News for Immediate Release
November 29, 2021
Contacts: Kat Dwyer, 406-587-9591, email@example.com
Paradise Valley, MT—The Property and Environment Research Center (PERC), and the Greater Yellowstone Coalition (GYC), have partnered to implement the first elk occupancy agreement in the northern Greater Yellowstone Ecosystem.
An elk occupancy agreement is a voluntary agreement between wildlife interests and landowners to improve elk tolerance and voluntarily conserve elk habitat. In many cases, a landowner is willing to manage land for conservation but is unwilling to enter a conservation easement, which requires conservation in perpetuity. That is when an elk occupancy agreement or a shorter-term habitat lease can provide an alternative.
In the Paradise Valley, conserving wildlife habitat is of critical importance given the increasing pressure of population growth and development. These pressures threaten the habitat integrity of large, private working lands of the region that provide essential winter range for a variety of wildlife including elk, a keystone species of the region’s ecosystem.
PERC and GYC have partnered with a family ranch in the Paradise Valley to conserve a nearly 500-acre elk winter range area, separated from other pastures by approximately 1.25 miles of wildlife-friendly fencing. The designated acreage will exclude livestock and allow for the free movement of elk. The landowner has also agreed to conduct habitat management and enhancement activities including noxious weed treatment needed to maintain and enhance range conditions.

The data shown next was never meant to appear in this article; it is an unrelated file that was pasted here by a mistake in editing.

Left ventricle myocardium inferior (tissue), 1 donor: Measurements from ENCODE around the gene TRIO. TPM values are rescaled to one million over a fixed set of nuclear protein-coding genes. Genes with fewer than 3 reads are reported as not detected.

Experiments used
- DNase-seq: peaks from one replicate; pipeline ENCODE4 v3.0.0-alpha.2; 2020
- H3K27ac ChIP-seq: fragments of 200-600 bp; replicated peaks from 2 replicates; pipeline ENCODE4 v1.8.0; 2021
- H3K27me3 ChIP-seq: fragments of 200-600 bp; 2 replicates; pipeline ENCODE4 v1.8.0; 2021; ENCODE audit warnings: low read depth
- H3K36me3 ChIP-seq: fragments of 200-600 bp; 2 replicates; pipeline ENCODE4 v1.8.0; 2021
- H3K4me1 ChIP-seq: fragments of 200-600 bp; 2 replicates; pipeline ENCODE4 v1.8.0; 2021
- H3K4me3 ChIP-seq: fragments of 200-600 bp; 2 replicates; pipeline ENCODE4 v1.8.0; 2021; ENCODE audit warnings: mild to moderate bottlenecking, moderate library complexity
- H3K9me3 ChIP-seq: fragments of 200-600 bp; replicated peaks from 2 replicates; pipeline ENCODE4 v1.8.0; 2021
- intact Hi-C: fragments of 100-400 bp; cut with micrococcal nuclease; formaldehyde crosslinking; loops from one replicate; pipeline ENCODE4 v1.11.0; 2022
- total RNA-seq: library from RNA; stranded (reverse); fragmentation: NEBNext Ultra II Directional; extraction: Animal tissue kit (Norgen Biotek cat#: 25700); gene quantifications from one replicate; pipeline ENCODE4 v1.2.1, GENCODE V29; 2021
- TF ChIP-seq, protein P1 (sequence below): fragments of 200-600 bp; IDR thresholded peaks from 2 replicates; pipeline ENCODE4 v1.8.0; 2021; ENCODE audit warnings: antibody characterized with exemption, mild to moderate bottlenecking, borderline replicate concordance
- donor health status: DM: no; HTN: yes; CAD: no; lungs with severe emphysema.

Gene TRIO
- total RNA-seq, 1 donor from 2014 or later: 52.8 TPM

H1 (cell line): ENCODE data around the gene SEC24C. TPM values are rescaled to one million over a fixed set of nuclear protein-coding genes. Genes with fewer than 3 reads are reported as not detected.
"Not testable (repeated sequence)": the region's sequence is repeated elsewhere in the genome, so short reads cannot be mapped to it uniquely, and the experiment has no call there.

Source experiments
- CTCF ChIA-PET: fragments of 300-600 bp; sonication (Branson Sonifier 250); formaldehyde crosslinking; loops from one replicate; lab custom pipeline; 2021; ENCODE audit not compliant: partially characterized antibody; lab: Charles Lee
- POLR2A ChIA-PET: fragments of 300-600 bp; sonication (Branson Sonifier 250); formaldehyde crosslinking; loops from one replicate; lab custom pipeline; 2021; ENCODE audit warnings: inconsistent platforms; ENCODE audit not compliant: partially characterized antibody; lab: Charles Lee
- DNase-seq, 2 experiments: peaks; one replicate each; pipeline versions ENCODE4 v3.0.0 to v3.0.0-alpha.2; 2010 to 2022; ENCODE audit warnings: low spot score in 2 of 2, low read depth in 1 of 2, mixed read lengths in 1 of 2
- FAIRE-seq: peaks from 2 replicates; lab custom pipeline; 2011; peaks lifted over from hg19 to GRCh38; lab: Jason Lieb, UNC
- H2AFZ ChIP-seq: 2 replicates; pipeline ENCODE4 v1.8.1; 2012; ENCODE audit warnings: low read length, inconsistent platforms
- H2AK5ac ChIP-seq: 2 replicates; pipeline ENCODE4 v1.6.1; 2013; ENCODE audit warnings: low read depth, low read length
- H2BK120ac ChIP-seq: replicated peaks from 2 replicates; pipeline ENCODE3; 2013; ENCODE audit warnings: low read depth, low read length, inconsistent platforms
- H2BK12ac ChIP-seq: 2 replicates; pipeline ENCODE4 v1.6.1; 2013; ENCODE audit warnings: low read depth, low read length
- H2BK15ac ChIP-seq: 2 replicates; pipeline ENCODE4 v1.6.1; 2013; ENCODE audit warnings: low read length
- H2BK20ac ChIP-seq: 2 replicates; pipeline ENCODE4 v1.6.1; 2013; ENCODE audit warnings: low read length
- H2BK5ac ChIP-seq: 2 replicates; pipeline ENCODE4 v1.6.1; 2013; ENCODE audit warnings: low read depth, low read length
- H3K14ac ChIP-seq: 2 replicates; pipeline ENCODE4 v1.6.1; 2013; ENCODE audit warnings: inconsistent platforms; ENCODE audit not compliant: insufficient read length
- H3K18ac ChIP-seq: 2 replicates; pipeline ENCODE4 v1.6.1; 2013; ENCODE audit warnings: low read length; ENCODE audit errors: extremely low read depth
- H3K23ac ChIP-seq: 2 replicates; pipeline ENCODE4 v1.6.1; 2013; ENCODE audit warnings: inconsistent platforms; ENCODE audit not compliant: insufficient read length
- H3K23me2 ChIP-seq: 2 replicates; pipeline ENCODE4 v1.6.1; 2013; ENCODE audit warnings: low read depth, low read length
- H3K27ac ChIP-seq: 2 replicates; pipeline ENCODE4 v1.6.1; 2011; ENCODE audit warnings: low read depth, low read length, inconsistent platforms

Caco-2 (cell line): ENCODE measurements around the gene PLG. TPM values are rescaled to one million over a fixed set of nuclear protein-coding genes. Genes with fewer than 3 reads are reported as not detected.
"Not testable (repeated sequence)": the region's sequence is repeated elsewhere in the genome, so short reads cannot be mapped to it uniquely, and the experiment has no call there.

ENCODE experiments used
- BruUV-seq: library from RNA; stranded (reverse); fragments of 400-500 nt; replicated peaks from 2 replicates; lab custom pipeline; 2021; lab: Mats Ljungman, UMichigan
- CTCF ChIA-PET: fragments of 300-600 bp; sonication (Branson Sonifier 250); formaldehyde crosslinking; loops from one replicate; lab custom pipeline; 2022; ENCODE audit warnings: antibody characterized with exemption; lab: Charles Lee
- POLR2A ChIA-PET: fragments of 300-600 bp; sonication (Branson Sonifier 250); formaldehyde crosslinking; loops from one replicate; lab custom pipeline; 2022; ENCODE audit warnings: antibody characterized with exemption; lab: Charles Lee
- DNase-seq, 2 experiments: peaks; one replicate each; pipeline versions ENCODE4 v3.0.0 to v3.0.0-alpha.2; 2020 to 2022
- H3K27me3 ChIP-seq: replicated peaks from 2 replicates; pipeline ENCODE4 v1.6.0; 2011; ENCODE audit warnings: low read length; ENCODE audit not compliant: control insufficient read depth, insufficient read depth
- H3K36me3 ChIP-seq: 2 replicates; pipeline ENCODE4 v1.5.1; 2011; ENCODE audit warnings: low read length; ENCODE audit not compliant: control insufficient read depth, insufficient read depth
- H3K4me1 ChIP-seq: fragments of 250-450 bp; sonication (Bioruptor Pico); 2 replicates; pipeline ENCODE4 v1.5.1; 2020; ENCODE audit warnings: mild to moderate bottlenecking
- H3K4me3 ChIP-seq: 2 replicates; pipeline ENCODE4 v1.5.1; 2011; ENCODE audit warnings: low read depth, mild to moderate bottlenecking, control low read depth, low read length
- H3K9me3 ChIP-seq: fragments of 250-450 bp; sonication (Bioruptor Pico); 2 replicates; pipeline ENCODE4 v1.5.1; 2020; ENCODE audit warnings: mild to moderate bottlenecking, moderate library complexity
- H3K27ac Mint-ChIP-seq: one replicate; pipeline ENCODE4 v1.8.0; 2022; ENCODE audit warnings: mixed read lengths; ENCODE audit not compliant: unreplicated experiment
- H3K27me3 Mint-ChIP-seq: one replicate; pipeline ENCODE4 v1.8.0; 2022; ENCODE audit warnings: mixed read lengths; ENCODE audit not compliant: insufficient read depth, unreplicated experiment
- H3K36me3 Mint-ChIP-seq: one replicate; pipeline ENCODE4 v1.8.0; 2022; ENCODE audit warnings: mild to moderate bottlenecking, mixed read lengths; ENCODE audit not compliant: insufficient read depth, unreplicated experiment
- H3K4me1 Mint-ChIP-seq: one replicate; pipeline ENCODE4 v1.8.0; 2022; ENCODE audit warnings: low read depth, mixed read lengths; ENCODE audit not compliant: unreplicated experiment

This agreement emulates a similar agreement in western Wyoming where a landowner agreed to relocate cattle and physically separate elk and cattle during the winter to reduce the potential for livestock-wildlife competition and disease transmission.
“This agreement offers a model of how private resources raised by wildlife interests can be partnered with the landowners who provide valuable wildlife habitat,” says PERC’s CEO Brian Yablonski, who worked with the landowner on the agreement. “By addressing the costs associated with providing elk habitat, we can help keep these large private landscapes intact and provide valuable winter range for the elk—accomplishing both is our goal.”
“We are proud to have developed an innovative and collaborative approach to conservation,” says Siva Sundaresan, GYC’s Conservation Director. “Our goal for this project is to conserve high-value habitat and healthy native forage for Greater Yellowstone’s wildlife while supporting local livelihoods.”
What are the conservation benefits of this elk occupancy agreement?
- Elk have a dedicated winter range providing essential habitat as they move along their migration corridor in Paradise Valley.
- As elk spend more time in the elk winter range area, neighboring farmers and ranchers will also benefit from a reduction of close cattle-to-elk contact, decreasing the potential for brucellosis spread to livestock as well as lessening the damage to fields and haystacks.
- The general public will benefit as the landowner sets aside an area that historically wintered elk for the benefit of elk and other wildlife.
What is the management plan?
The landowner will keep cattle out of the fenced area unless necessary to avoid undue economic hardship or to address an excessive amount of old grass not being utilized by wildlife to decrease fire hazards. Management of the area will be for the benefit of wildlife and will include weed treatments and other identified activities. Since signing the agreement, the landowner has already deployed extensive aerial treatment for cheatgrass. The landowner will continue to use hunting and outfitting as a conservation tool.
How will the agreement be monitored?
The landowner will work with partner organizations to provide updates on forage conditions, weed treatments, habitat improvements, fencing, and elk and other wildlife use of the elk winter range area.
The elk occupancy agreement will compensate the landowner for constructing the fence necessary to set winter range aside exclusively for elk. This agreement does not require government oversight; rather, it is entirely voluntary, cooperative, and privately funded through donations.